4. Write the scene using the output and creative elements to build the tension.
5. Write the release
6. Write the kicker
Today:  We went around the corner to a small coffee shop for breakfast.  I had an apple turnover and a cappuccino.  Then we were off on arranged car transportation to Covent Garden and the Apple Market.  We arrived 0945 for a 1000 meeting of a London Royals walking tour.  While we waited, I perused the Apple Market. 

Now, the Apple Market is a place I would like to shop for a while.  It is an antique market, and when I write antique, I don’t mean junk.  The stalls are specialized and the goods are literally from the Duke’s dining room.  At least that’s what it looks like to my eyes.  Imagine all the finery of a Victorian home, and imagine that you might purchase and bring home these sweet items. 

There were stalls with dining wear, table wear, military garb, cameras, comic books, sitting room items, gentlemen’s room items.  In one particularly interesting stall were all things nautical: compasses, sextants, sighing spheres, telescopes, clocks, and many other things.  I found a miniature sextant that had the date 1917 and the maker on it with its own wooden box.  It was 50 pounds, but the box had 48 pounds on it and the seller told me he would take 45 pounds.  I was in a hurry, and I had no idea they would dicker, and I wanted the antique sextant—so I bought it.  Perhaps it isn’t an antique after all or from 1917, but I have a sextant that should be on a small yacht that says it was an offspring of almost the Victorian era and it came from the London Apple Market.  Everything else could only be a bit of lesser grace.

And the walking tour began.  I won’t go into details.  We saw the so called Diagon Alley and the special place where the magical houses in Harry Potty were.  We wandered Trafalgar Square and saw the lions and other statues.  We also entered Westminster and saw where the Queen and all the little princelings and princesses are supposed to live when they aren’t partying and spending from the English till.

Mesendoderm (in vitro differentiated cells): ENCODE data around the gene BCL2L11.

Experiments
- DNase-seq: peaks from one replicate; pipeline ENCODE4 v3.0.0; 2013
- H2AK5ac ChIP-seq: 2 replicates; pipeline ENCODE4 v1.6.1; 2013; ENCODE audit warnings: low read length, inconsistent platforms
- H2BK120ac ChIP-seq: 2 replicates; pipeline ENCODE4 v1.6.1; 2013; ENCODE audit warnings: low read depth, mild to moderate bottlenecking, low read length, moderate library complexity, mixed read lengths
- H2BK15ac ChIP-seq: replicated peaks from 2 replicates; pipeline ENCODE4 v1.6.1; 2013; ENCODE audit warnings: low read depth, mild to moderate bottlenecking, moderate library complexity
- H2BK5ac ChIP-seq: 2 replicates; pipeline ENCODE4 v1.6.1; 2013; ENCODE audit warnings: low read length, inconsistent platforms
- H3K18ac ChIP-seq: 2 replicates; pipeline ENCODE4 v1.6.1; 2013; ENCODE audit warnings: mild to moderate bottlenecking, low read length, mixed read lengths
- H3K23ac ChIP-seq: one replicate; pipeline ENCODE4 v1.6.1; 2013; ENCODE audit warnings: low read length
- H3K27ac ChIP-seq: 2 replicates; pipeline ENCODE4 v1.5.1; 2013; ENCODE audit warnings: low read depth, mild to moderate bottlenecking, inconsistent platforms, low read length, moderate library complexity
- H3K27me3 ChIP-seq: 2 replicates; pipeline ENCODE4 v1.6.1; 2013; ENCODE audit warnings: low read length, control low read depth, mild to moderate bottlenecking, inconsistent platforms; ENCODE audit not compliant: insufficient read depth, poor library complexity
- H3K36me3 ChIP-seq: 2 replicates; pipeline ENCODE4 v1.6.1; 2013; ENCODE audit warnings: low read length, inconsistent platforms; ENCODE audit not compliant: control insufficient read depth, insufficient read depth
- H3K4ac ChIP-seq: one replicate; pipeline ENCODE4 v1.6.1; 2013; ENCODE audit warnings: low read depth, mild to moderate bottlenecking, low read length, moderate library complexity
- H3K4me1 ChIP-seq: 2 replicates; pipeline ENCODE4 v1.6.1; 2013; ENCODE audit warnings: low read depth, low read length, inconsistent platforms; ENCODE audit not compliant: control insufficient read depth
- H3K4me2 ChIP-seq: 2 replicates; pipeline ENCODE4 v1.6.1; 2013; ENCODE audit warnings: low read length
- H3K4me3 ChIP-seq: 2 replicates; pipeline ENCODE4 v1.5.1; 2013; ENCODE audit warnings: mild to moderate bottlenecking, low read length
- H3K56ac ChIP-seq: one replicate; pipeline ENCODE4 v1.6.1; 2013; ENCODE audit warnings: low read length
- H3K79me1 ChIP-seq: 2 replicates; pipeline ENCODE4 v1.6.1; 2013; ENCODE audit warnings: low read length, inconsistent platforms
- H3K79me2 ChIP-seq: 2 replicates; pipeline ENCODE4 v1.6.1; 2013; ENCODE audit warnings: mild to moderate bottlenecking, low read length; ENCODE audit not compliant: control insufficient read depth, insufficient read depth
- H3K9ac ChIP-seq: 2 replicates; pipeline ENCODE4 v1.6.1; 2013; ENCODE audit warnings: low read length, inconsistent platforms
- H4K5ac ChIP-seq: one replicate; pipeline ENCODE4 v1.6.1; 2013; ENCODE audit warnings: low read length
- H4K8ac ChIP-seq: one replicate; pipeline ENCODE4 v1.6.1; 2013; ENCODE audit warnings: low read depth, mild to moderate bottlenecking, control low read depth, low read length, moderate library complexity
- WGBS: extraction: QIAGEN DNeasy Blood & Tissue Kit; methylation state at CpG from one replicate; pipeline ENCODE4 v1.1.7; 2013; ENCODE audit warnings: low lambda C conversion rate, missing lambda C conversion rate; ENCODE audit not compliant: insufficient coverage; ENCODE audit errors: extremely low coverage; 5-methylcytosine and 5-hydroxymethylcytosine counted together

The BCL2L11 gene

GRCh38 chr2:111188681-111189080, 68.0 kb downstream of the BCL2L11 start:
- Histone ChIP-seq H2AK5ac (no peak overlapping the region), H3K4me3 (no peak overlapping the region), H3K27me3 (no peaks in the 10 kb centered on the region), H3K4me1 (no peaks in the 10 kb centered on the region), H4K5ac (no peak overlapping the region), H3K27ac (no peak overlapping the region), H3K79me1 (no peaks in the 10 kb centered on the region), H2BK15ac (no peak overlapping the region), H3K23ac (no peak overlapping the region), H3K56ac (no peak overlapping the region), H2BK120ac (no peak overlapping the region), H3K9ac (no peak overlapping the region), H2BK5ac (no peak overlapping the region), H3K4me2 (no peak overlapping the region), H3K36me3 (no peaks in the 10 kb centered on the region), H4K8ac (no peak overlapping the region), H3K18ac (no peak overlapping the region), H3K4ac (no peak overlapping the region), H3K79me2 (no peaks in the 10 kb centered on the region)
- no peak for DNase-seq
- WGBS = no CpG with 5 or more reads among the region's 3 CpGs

The changing of the horse guard is fantastic and we saw both that event and the changing of the house guard with a band.  This was rousing and unique.  Our guide was London Big Ben, and he was a fantastic guide with great information.  He took us all around the Buckingham Palace area and then back to Parliament Square and to the Clarence Pub.  The pub food was great especially after the two and a half hour walk.  Then the fun began.

We wanted to get to the Tower and got tickets for the Hop-on Hop-off bus.  There are more than one of these bus companies and tours.  We wanted the red line and got on the yellow line.  We wandered for about an hour before we got back on the yellow to head to the tower.  We were fast running out of time and took the Thames part of the tour to the Tower to try to catch it before it closed at 1730—we were late, too late.

Then began the long ride back where we missed the purple line, but made it back close to our lodgings—we only had a one and a half mile walk.  As soon as we arrived, we walked around the corner to the Capresie Italian Restaurant.  The food and wine were very good, and the service was excellent.  Then back to the apartment and to bed.                         

More tomorrow.

For more information, you can visit my author site, and my individual novel websites:

fiction, theme, plot, story, storyline, character development, scene, setting, conversation, novel, book, writing, information, study, marketing, tension, release, creative, idea, logic